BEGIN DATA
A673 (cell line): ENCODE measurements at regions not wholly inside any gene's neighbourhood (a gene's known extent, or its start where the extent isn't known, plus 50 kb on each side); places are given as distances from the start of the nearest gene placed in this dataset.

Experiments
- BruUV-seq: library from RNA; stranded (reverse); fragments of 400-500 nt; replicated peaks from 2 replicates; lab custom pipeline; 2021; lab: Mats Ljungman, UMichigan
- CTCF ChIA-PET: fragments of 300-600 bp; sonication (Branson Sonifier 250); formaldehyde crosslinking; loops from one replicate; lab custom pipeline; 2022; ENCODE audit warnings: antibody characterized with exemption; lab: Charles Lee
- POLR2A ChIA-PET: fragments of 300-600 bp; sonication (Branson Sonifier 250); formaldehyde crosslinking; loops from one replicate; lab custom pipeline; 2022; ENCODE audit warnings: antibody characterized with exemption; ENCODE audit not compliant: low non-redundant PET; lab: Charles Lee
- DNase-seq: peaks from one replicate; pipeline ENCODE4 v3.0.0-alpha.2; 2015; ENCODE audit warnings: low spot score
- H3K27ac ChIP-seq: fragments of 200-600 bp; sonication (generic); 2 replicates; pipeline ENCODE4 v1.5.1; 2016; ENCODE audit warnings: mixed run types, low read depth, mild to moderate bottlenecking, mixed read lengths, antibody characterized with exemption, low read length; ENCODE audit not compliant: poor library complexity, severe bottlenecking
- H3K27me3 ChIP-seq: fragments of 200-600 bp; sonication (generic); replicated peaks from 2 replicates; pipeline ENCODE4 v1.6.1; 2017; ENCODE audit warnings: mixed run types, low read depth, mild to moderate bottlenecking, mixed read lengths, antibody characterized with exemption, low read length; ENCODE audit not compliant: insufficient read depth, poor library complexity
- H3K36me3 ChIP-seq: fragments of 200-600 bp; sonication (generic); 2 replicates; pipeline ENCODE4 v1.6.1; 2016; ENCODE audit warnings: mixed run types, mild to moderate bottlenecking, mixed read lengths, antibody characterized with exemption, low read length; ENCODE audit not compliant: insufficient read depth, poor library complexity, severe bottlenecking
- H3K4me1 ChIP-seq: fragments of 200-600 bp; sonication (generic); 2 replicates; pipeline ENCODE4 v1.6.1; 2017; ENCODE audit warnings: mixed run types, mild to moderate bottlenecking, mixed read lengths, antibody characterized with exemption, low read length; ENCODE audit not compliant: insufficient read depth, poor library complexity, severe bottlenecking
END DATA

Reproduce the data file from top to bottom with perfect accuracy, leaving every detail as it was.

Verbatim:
A673 (cell line): ENCODE measurements at regions not wholly inside any gene's neighbourhood (a gene's known extent, or its start where the extent isn't known, plus 50 kb on each side); places are given as distances from the start of the nearest gene placed in this dataset.

Experiments
- BruUV-seq: library from RNA; stranded (reverse); fragments of 400-500 nt; replicated peaks from 2 replicates; lab custom pipeline; 2021; lab: Mats Ljungman, UMichigan
- CTCF ChIA-PET: fragments of 300-600 bp; sonication (Branson Sonifier 250); formaldehyde crosslinking; loops from one replicate; lab custom pipeline; 2022; ENCODE audit warnings: antibody characterized with exemption; lab: Charles Lee
- POLR2A ChIA-PET: fragments of 300-600 bp; sonication (Branson Sonifier 250); formaldehyde crosslinking; loops from one replicate; lab custom pipeline; 2022; ENCODE audit warnings: antibody characterized with exemption; ENCODE audit not compliant: low non-redundant PET; lab: Charles Lee
- DNase-seq: peaks from one replicate; pipeline ENCODE4 v3.0.0-alpha.2; 2015; ENCODE audit warnings: low spot score
- H3K27ac ChIP-seq: fragments of 200-600 bp; sonication (generic); 2 replicates; pipeline ENCODE4 v1.5.1; 2016; ENCODE audit warnings: mixed run types, low read depth, mild to moderate bottlenecking, mixed read lengths, antibody characterized with exemption, low read length; ENCODE audit not compliant: poor library complexity, severe bottlenecking
- H3K27me3 ChIP-seq: fragments of 200-600 bp; sonication (generic); replicated peaks from 2 replicates; pipeline ENCODE4 v1.6.1; 2017; ENCODE audit warnings: mixed run types, low read depth, mild to moderate bottlenecking, mixed read lengths, antibody characterized with exemption, low read length; ENCODE audit not compliant: insufficient read depth, poor library complexity
- H3K36me3 ChIP-seq: fragments of 200-600 bp; sonication (generic); 2 replicates; pipeline ENCODE4 v1.6.1; 2016; ENCODE audit warnings: mixed run types, mild to moderate bottlenecking, mixed read lengths, antibody characterized with exemption, low read length; ENCODE audit not compliant: insufficient read depth, poor library complexity, severe bottlenecking
- H3K4me1 ChIP-seq: fragments of 200-600 bp; sonication (generic); 2 replicates; pipeline ENCODE4 v1.6.1; 2017; ENCODE audit warnings: mixed run types, mild to moderate bottlenecking, mixed read lengths, antibody characterized with exemption, low read length; ENCODE audit not compliant: insufficient read depth, poor library complexity, severe bottlenecking